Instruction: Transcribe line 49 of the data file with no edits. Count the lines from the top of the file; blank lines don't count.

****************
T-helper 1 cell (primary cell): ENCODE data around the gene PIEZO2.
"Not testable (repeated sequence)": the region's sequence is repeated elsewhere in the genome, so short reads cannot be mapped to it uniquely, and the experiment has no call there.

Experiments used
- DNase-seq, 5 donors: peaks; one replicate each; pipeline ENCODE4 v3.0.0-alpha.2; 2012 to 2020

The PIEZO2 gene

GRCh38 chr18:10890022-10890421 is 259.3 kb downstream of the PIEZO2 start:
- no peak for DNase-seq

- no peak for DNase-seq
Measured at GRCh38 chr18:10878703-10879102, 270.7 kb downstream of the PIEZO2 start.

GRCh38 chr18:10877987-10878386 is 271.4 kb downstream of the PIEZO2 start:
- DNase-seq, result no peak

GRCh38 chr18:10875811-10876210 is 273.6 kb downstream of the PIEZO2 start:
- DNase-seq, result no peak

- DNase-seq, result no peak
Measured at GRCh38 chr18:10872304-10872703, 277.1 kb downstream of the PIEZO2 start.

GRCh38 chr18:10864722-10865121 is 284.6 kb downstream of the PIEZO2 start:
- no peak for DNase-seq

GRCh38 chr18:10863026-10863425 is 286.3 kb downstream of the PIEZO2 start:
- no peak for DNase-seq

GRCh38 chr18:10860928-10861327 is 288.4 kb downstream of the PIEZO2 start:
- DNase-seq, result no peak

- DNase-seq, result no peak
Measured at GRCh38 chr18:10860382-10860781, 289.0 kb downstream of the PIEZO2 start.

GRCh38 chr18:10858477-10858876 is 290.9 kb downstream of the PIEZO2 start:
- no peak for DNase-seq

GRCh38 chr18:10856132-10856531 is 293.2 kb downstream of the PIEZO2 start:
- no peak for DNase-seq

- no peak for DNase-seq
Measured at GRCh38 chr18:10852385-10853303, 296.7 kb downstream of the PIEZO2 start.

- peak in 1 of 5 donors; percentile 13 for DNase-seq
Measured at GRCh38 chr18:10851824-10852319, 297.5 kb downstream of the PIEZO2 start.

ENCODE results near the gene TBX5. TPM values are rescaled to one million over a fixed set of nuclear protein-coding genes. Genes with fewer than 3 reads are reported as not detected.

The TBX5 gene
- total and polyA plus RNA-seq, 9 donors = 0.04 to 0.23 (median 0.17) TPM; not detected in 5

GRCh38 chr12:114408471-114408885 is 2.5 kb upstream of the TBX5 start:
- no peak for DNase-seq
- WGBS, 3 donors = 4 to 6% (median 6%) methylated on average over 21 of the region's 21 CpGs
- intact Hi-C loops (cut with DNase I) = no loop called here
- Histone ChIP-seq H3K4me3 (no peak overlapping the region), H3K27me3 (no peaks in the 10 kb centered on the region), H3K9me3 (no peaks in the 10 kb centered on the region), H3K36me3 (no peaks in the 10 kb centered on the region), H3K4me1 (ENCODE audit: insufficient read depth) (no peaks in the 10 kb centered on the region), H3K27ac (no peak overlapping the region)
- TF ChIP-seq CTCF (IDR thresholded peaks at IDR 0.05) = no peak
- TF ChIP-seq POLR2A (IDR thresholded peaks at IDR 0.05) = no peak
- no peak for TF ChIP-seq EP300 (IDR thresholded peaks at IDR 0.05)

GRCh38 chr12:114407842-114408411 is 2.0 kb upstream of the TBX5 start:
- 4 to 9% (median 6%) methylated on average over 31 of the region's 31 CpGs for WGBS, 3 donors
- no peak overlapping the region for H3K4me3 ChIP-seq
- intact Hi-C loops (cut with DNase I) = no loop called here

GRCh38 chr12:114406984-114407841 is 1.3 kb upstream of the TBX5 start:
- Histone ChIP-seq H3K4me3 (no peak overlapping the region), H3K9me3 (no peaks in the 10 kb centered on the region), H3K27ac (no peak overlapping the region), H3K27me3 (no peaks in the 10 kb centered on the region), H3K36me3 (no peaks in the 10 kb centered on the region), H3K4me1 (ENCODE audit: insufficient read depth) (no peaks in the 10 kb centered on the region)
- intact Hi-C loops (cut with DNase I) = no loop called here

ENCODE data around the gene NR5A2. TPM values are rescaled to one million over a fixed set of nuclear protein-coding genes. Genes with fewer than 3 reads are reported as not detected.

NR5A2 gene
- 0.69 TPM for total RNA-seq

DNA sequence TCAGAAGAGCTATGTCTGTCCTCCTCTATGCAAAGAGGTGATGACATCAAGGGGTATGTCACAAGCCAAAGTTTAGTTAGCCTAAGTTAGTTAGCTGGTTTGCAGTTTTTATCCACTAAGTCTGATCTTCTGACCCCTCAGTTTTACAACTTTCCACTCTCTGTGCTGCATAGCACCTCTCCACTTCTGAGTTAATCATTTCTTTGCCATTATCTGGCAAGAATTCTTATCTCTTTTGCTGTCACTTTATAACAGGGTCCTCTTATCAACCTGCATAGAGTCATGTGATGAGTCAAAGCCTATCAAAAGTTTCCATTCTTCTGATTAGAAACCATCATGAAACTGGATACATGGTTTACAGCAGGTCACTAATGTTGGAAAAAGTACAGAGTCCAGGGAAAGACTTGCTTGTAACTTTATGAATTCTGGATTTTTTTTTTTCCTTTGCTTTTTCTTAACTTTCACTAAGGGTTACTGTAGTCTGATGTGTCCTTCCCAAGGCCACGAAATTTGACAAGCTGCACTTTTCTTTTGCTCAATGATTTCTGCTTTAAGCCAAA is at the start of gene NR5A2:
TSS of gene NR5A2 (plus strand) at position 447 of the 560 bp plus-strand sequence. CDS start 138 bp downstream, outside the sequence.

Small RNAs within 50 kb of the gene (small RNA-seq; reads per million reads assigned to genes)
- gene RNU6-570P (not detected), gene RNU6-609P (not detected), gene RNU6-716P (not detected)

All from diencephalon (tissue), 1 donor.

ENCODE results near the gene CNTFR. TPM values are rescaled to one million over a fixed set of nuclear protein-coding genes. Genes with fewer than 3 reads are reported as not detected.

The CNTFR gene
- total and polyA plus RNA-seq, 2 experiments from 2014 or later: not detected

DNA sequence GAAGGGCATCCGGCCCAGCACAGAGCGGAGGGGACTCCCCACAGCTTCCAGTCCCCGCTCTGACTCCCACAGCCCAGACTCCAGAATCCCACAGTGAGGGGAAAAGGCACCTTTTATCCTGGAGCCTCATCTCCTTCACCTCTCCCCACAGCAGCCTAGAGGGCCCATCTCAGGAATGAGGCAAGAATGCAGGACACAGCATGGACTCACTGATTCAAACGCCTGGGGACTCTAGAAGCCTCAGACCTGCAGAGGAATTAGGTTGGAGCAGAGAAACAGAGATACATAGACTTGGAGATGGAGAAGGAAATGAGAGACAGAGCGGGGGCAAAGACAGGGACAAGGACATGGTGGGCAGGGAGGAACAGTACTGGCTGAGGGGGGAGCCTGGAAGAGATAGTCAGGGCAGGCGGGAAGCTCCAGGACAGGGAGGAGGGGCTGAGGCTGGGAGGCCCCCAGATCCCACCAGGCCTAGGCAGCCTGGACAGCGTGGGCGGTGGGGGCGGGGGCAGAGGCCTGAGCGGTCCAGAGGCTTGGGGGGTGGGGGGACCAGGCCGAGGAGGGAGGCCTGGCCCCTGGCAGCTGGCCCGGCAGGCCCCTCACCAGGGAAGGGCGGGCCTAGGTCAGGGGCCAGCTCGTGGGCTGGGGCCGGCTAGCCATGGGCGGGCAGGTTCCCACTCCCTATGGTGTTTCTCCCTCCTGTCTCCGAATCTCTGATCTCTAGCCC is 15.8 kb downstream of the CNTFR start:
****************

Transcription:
- intact Hi-C loops (cut with DNase I) = no loop called here